Staff experiences and reported service quality improvements
Improving access to, and the quality of, mental health services through the use of health information technologies was highlighted as a key strategic recommendation in the 2014 report of the National Review of Mental Health Programmes and Services by the National Mental Health Commission
More specifically, the Commission called for an overhaul of the Australian mental health system, including an integration of e- mental health into face-to-face services.
While an enormous body of literature regarding digital mental health services exists, both nationally (eg, eheadspace, Mental Health Online, MindSpot Clinic) and internationally (eg, Babylon, PlusGuidance, BetterHelp, Talkspace), these services are almost all stand- alone clinics.
The successful implementation of health information technologies into face- to- face services, however, has the potential to vastly improve traditional service quality.
For example, the use of health information technologies before initial clinical assessment may reduce service entry wait times, especially for those with complex needs, and can go some way to addressing youth mental health service capacity constraints.
Although access to these services is rising, many young people enter care for the first time with significant functional disability and symptomatic distress, and those with higher needs at entry tend to have poorer outcomes at exit.
Health information technologies hold promise to improve clinical outcomes by enhancing access to more appropriate and timely care for those with chronic and enduring health conditions. While research regarding the engagement, efficacy and effectiveness of health information technologies is growing, there is currently little research into the implementation of technology enabled solutions into existing mental health care settings.
As with general health care settings, it is crucial that research aims to recognise and understand barriers to and facilitators of implementation. Research must also aim to devise strategies for improving widespread and effective uptake of health information technologies, and promoting their ongoing use. Broadly, implementation barriers can be split into clinician (or health professional) factors and service factors.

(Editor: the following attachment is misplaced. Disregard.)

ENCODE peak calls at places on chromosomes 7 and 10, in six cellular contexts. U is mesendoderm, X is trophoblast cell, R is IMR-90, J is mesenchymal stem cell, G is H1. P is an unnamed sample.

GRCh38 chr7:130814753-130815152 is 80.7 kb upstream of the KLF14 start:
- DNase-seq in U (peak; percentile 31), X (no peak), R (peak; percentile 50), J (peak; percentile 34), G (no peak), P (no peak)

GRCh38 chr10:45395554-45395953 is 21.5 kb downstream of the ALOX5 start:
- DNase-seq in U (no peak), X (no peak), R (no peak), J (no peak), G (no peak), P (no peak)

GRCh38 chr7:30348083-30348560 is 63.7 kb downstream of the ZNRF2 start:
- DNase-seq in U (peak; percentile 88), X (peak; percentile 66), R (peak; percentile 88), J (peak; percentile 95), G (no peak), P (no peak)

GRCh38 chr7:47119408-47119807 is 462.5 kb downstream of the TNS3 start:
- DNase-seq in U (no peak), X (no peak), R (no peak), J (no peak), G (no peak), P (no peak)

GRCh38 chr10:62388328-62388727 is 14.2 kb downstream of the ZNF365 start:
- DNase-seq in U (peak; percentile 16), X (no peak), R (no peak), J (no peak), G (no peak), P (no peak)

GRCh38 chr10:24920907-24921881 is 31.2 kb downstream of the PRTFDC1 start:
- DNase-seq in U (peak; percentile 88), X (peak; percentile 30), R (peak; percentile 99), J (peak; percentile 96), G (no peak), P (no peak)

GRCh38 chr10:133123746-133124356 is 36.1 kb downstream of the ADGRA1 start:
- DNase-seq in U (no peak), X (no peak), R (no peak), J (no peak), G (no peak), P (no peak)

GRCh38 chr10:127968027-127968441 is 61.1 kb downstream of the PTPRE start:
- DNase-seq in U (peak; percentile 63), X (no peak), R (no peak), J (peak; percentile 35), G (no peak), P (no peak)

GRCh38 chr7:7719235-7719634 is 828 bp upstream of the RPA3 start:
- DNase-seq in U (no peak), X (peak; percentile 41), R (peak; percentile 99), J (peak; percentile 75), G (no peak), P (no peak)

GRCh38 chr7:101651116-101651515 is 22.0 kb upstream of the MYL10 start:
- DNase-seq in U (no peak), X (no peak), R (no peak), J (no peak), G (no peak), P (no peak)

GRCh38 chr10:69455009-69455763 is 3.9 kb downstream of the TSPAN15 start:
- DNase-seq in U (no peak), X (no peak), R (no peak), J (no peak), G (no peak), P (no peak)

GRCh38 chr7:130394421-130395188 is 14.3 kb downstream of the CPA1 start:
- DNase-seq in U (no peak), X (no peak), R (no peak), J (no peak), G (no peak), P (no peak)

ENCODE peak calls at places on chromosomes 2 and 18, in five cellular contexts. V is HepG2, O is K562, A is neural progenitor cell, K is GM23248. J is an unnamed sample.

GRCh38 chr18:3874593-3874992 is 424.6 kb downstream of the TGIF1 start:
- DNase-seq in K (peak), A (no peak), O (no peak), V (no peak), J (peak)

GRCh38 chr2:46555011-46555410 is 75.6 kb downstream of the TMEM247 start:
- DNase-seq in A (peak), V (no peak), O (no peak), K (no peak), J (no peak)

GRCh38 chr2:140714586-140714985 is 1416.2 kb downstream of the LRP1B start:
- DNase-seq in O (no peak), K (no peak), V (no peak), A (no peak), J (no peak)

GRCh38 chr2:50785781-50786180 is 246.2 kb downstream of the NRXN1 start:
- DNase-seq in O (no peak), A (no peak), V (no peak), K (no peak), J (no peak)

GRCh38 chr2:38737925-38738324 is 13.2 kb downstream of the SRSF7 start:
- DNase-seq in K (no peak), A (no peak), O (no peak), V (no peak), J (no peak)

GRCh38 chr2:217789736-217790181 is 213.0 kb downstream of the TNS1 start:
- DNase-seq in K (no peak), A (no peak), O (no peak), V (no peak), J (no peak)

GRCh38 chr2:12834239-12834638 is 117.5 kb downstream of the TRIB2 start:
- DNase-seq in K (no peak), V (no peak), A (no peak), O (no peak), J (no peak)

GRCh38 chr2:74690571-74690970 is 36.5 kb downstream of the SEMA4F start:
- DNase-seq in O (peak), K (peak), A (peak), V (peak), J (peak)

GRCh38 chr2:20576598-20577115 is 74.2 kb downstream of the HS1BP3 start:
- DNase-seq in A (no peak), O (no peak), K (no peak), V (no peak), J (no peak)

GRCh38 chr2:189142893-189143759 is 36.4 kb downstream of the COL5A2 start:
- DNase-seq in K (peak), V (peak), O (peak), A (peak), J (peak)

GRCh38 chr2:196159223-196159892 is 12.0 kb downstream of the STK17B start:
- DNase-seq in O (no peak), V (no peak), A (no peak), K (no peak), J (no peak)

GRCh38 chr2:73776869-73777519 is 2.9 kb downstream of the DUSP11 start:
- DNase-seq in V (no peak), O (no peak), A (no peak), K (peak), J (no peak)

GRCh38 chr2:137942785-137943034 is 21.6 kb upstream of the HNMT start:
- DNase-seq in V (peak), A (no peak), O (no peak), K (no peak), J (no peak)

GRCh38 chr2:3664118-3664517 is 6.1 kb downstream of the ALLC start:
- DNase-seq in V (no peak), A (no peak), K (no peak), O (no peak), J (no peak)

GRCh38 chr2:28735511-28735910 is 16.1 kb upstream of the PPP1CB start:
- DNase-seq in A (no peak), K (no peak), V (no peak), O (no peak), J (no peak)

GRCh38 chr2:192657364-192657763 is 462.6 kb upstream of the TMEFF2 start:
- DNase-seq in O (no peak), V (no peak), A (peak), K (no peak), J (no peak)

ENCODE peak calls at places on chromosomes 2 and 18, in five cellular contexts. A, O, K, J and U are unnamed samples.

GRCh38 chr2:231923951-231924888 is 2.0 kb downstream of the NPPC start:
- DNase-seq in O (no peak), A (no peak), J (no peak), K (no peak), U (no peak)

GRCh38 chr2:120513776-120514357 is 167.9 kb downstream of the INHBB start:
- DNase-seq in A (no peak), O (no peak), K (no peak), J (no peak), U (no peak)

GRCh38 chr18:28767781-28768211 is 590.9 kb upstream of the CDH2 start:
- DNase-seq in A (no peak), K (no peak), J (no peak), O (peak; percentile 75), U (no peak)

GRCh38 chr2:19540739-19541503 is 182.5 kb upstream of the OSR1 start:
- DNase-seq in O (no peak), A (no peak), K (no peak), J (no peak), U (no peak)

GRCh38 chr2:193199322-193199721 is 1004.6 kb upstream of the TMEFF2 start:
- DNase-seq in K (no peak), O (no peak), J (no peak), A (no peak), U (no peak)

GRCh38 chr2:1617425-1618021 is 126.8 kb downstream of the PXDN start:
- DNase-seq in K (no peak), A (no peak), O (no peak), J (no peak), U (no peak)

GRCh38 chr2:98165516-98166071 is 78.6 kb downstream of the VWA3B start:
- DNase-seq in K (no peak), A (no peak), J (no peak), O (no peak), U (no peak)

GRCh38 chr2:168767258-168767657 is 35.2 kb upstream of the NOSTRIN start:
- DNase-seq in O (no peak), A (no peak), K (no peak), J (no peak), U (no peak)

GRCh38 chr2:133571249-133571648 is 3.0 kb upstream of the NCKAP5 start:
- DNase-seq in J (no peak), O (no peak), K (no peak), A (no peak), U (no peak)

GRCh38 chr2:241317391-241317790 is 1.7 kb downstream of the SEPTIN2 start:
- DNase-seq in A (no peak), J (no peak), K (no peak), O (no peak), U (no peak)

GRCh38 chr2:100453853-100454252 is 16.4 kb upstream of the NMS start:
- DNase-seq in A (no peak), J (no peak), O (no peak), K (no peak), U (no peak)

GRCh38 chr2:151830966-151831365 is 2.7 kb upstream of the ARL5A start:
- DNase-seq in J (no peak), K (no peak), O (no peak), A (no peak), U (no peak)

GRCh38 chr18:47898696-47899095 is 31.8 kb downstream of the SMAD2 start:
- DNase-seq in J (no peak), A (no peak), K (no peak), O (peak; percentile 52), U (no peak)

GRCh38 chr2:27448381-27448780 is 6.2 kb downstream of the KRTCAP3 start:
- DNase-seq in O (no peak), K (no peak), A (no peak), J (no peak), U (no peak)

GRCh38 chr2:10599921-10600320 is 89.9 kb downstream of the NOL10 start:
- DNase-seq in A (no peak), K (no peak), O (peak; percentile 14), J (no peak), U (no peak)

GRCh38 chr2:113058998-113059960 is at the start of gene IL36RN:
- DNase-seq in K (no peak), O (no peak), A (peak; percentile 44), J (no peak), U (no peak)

Research has shown that almost all young Australians aged 16–24 years (99%) are online, with 60% using the internet to find information relating to mental health. In contrast, use of online services in mental health clinics has been acknowledged as a challenge to the professional attitudes and values of some health professionals.
For example, health professionals may feel unable to trust online service capability, they have questioned the effects of technology on establishing and maintaining therapeutic relationships, and they have raised concerns about being able to manage or allay consumer confidentiality and privacy concerns.
Recently, a review of the youth mental health workforce found that health professionals consider the assessment and management of risk and safety issues to be critically important and expressed concerns regarding the ability of technology to accurately assess, interpret or communicate such issues back to consumers.
In situations where doubts about the appropriateness of technology have been expressed by health professionals (eg, regarding the clinical applicability and utility
of technology), this influences their engagement with the technology. Consumer factors such as age, personal attitudes and prior use of technology also influence health professionals’ perceptions regarding use of technology in service.
Education and training of staff that addresses such concerns and perceptions, and emphasises the benefits and utility for consumers and clinicians, is therefore an important component of implementation.
To find out more, download our supplement ‘Implementation study of a prototypic e-clinic being integrated into youth mental health services‘ from the peer-reviewed Medical Journal of Australia.